$ \ frac {Δt_o} {Δt_s} = (1- \ frac vu) ^ {- 1} $


    Subtracting one we get the final equation for $ z $, again for the non-relativistic case, when the observer moves:

    $ z = \ frac {Δt_o} {Δt_s} -1 = (1- \ frac vu) ^ {- 1} - 1 = \ frac {v / u} {1-v / u} $


    It is worth noting that when speed $ v $ small compared to the wave speed, which is often the case if we consider a light wave, but also occurs in the case of sound propagation, then both formulas for $ z $almost the same. They are both proportional$ v / u $, if a $ v / u $few. The only difference is the denominator.

    In the second case, we have a denominator$ 1-v / u $. In the first case$ z $ just equal $ v / u $and there is no denominator. If a$ v / u $is small, the denominator in the second case is close to 1. Thus, the two formulas will be almost the same. You can describe it a little more accurately by calculating the difference between z in both cases. Having done simple calculations we get:

    $ z_ {source \ _moving} - z_ {observer \ _moving} = \ frac {(v / u) ^ 2} {1- \ frac vu} $


    The formula clearly shows that the difference between $ z $ proportional to $ (v / u) ^ 2 $and not just $ v / u $. If a$ v / u $equal to one thousandth, the difference will be one millionth. Therefore, for slow speeds, it does not matter whether the source moves or the observer moves. But the answers, of course, will be very different if the speed$ v $ comparable to $ u $.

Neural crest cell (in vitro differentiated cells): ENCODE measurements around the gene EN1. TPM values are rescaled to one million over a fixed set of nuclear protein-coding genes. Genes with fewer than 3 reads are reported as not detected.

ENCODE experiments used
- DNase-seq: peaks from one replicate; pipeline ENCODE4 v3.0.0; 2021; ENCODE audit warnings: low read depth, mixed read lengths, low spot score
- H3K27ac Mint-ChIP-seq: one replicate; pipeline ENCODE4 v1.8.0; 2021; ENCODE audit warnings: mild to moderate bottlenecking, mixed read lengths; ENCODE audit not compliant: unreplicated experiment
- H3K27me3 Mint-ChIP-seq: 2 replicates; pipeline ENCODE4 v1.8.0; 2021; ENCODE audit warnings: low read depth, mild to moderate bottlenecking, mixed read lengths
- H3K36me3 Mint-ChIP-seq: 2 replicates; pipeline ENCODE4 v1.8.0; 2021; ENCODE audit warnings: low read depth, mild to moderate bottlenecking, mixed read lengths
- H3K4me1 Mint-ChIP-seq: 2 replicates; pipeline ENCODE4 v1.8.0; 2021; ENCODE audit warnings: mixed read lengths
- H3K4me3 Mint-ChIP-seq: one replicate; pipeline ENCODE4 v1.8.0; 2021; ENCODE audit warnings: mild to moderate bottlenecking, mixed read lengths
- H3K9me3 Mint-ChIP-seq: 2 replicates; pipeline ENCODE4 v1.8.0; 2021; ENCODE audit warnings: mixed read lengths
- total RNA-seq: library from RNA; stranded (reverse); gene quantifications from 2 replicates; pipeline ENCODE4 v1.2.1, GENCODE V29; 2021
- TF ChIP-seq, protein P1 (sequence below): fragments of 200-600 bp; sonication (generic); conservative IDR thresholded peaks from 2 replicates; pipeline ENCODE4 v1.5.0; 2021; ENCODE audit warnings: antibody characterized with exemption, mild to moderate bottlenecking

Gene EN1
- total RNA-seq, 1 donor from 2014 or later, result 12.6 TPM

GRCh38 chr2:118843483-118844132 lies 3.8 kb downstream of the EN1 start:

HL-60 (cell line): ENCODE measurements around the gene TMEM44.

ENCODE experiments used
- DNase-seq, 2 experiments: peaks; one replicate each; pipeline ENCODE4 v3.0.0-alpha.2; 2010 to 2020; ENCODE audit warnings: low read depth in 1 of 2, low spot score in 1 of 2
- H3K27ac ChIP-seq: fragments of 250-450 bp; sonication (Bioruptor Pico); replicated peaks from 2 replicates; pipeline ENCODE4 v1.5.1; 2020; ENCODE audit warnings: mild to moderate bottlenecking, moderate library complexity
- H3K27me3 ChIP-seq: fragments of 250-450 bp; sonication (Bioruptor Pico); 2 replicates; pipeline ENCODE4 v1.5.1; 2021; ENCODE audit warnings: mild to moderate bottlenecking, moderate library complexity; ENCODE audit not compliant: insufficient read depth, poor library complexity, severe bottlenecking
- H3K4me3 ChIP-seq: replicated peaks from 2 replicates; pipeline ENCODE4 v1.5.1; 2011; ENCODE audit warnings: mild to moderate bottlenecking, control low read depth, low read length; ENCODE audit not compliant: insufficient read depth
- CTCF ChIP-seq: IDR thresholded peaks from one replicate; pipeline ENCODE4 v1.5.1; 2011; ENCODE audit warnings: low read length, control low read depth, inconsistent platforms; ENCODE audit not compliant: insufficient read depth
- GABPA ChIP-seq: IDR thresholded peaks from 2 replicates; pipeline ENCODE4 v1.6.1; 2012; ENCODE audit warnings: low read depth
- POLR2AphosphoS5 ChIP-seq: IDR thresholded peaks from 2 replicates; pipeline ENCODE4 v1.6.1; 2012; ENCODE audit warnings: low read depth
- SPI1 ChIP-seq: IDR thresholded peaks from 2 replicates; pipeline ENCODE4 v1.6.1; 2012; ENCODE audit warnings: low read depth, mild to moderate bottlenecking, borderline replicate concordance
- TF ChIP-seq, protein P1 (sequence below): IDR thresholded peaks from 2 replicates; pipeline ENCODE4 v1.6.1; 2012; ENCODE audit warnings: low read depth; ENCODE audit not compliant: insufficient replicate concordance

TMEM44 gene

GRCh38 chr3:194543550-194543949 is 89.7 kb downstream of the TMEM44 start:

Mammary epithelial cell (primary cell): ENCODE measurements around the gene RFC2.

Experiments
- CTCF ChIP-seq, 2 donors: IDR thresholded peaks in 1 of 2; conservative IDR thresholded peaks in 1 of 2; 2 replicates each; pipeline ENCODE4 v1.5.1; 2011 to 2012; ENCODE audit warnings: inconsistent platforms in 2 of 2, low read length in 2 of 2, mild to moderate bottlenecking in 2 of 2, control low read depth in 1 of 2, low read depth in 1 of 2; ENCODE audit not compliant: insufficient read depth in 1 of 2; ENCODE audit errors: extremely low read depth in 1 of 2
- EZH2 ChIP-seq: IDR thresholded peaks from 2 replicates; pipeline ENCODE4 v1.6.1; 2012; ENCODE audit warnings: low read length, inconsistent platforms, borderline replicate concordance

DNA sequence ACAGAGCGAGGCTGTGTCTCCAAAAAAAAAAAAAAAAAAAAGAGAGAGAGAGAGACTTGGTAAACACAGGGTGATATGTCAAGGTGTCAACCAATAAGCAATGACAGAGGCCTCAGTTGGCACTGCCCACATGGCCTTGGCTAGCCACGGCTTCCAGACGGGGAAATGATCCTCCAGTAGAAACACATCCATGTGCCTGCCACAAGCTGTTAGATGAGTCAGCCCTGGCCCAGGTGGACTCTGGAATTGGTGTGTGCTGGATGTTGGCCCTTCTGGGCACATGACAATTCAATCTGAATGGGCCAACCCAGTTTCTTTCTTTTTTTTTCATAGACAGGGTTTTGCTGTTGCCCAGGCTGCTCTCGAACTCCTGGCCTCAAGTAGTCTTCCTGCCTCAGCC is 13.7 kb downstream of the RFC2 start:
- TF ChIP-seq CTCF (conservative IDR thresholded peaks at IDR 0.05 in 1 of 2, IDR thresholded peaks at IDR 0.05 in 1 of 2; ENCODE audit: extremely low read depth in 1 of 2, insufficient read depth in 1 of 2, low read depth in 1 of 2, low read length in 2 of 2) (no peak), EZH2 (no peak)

STUDENT: Does this not violate Galileo’s principle of relativity?

    TEACHER: Not really. For our calculations, the air in which the sound wave moves is critical. In both cases, the air is resting relative to the figure. If you make the transformation of Galileo from one picture to another, then after the transformation, the air will move, and you will not get the same picture.

    Therefore, everything is consistent with the Galilean theory of relativity. It must be remembered that the air here plays a crucial role. When we say that an observer or source is at rest, in reality it means that he is at rest in relation to the medium in which the wave moves.

    STUDENT: I ​​noticed that if$ v $ more $ u $, in the first case, the answer is always positive, everything is in order. But if$ v $ more $ u $in the second case, it turns out a negative answer. It seems strange to me.

    TEACHER: Yes, if$ v $ more $ u $then in case of movement of the observer the answer becomes negative. This means that the wave will never reach the observer. If the observer moves faster than the speed of the wave, the wave will never catch up with him. Therefore, it turns out such an unusual answer. If the source moves faster than the wave speed, the wave still reaches the observer. Therefore, in the first case, we get the correct answer.

    Relativistic time dilation